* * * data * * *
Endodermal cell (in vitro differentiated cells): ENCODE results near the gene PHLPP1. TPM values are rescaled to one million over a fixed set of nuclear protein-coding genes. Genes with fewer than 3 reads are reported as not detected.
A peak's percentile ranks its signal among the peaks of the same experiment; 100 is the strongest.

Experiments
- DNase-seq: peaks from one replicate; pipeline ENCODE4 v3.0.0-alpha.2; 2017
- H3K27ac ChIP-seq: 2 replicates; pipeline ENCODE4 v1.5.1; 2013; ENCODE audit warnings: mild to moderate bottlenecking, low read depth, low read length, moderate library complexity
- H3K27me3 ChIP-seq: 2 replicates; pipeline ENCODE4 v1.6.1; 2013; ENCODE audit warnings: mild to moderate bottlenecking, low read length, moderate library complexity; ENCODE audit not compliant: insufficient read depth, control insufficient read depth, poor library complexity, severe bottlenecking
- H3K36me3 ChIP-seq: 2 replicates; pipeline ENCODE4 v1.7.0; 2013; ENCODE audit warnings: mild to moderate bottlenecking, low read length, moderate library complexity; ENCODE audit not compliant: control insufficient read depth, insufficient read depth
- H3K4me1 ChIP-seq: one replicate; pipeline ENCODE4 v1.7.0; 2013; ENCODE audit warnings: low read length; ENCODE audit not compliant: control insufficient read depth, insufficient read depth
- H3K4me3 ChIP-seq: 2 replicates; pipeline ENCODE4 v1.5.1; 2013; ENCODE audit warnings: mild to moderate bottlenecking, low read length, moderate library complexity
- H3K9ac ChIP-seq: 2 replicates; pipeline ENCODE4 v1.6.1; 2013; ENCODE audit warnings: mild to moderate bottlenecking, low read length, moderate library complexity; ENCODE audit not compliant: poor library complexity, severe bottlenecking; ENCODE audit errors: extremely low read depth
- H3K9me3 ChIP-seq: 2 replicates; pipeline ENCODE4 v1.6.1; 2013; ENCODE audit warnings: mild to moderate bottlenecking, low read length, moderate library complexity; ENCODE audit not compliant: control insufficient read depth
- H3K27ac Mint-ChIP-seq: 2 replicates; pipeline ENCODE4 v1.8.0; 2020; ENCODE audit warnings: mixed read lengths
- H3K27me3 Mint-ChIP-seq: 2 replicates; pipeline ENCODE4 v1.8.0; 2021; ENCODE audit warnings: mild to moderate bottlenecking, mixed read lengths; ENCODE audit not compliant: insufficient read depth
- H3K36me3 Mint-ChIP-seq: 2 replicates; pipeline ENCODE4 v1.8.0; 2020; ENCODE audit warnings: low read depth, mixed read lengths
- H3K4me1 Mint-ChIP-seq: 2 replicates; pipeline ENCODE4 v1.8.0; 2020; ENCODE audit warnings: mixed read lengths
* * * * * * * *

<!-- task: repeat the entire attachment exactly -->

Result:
Endodermal cell (in vitro differentiated cells): ENCODE results near the gene PHLPP1. TPM values are rescaled to one million over a fixed set of nuclear protein-coding genes. Genes with fewer than 3 reads are reported as not detected.
A peak's percentile ranks its signal among the peaks of the same experiment; 100 is the strongest.

Experiments
- DNase-seq: peaks from one replicate; pipeline ENCODE4 v3.0.0-alpha.2; 2017
- H3K27ac ChIP-seq: 2 replicates; pipeline ENCODE4 v1.5.1; 2013; ENCODE audit warnings: mild to moderate bottlenecking, low read depth, low read length, moderate library complexity
- H3K27me3 ChIP-seq: 2 replicates; pipeline ENCODE4 v1.6.1; 2013; ENCODE audit warnings: mild to moderate bottlenecking, low read length, moderate library complexity; ENCODE audit not compliant: insufficient read depth, control insufficient read depth, poor library complexity, severe bottlenecking
- H3K36me3 ChIP-seq: 2 replicates; pipeline ENCODE4 v1.7.0; 2013; ENCODE audit warnings: mild to moderate bottlenecking, low read length, moderate library complexity; ENCODE audit not compliant: control insufficient read depth, insufficient read depth
- H3K4me1 ChIP-seq: one replicate; pipeline ENCODE4 v1.7.0; 2013; ENCODE audit warnings: low read length; ENCODE audit not compliant: control insufficient read depth, insufficient read depth
- H3K4me3 ChIP-seq: 2 replicates; pipeline ENCODE4 v1.5.1; 2013; ENCODE audit warnings: mild to moderate bottlenecking, low read length, moderate library complexity
- H3K9ac ChIP-seq: 2 replicates; pipeline ENCODE4 v1.6.1; 2013; ENCODE audit warnings: mild to moderate bottlenecking, low read length, moderate library complexity; ENCODE audit not compliant: poor library complexity, severe bottlenecking; ENCODE audit errors: extremely low read depth
- H3K9me3 ChIP-seq: 2 replicates; pipeline ENCODE4 v1.6.1; 2013; ENCODE audit warnings: mild to moderate bottlenecking, low read length, moderate library complexity; ENCODE audit not compliant: control insufficient read depth
- H3K27ac Mint-ChIP-seq: 2 replicates; pipeline ENCODE4 v1.8.0; 2020; ENCODE audit warnings: mixed read lengths
- H3K27me3 Mint-ChIP-seq: 2 replicates; pipeline ENCODE4 v1.8.0; 2021; ENCODE audit warnings: mild to moderate bottlenecking, mixed read lengths; ENCODE audit not compliant: insufficient read depth
- H3K36me3 Mint-ChIP-seq: 2 replicates; pipeline ENCODE4 v1.8.0; 2020; ENCODE audit warnings: low read depth, mixed read lengths
- H3K4me1 Mint-ChIP-seq: 2 replicates; pipeline ENCODE4 v1.8.0; 2020; ENCODE audit warnings: mixed read lengths